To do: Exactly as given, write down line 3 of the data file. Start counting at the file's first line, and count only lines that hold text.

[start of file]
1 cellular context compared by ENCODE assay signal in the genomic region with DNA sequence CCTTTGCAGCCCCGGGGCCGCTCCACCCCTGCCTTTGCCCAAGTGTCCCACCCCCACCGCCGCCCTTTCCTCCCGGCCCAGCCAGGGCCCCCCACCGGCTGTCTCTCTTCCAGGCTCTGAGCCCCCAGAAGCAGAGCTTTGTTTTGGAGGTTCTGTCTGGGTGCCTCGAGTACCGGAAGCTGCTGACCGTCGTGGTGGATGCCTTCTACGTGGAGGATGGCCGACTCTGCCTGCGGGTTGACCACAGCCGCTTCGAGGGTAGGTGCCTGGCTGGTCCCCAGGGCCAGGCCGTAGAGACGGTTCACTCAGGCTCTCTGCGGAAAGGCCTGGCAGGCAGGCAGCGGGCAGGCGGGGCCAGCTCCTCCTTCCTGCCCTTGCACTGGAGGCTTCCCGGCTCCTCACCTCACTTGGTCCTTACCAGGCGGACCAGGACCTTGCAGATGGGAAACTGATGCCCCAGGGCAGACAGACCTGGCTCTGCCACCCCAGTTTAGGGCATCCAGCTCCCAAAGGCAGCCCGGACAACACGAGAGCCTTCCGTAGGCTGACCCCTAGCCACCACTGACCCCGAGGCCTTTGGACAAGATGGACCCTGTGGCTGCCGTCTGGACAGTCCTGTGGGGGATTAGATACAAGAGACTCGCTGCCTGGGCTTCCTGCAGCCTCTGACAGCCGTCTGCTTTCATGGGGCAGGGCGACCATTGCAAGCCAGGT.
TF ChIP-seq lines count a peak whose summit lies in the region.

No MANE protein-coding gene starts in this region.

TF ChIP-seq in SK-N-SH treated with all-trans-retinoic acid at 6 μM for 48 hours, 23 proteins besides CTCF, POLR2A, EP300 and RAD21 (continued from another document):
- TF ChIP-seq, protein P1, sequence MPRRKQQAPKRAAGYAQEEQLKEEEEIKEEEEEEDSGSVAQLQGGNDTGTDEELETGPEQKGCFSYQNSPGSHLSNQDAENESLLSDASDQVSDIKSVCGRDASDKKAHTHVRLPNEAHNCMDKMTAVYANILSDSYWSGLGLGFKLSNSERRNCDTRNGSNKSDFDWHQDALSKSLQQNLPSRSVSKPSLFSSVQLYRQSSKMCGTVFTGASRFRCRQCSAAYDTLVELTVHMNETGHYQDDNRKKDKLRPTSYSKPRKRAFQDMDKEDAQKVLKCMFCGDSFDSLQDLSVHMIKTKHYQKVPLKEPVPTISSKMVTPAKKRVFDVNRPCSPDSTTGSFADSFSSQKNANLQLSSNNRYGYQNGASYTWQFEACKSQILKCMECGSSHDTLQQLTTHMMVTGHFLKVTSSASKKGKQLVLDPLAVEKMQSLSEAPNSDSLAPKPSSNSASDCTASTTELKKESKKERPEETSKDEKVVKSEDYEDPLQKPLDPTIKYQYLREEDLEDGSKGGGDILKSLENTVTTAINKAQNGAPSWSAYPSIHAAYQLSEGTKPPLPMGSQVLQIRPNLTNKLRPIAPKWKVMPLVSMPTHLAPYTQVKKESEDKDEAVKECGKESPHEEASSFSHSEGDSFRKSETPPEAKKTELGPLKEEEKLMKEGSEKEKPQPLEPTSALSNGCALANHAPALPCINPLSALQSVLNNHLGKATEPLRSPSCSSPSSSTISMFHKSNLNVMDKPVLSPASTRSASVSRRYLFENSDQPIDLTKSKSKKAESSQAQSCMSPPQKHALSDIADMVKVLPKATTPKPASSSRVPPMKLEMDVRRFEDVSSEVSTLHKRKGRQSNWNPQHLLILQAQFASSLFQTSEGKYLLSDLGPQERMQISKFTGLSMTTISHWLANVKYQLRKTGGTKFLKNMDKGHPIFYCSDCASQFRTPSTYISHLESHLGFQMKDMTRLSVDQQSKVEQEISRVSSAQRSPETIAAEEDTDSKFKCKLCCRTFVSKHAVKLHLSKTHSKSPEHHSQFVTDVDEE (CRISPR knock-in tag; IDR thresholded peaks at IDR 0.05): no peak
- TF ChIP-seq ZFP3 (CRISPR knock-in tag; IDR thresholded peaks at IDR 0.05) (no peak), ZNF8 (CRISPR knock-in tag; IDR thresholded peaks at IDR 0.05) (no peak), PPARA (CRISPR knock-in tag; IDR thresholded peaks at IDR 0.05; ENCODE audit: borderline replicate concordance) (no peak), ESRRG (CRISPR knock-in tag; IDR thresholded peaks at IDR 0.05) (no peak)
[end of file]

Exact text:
No MANE protein-coding gene starts in this region.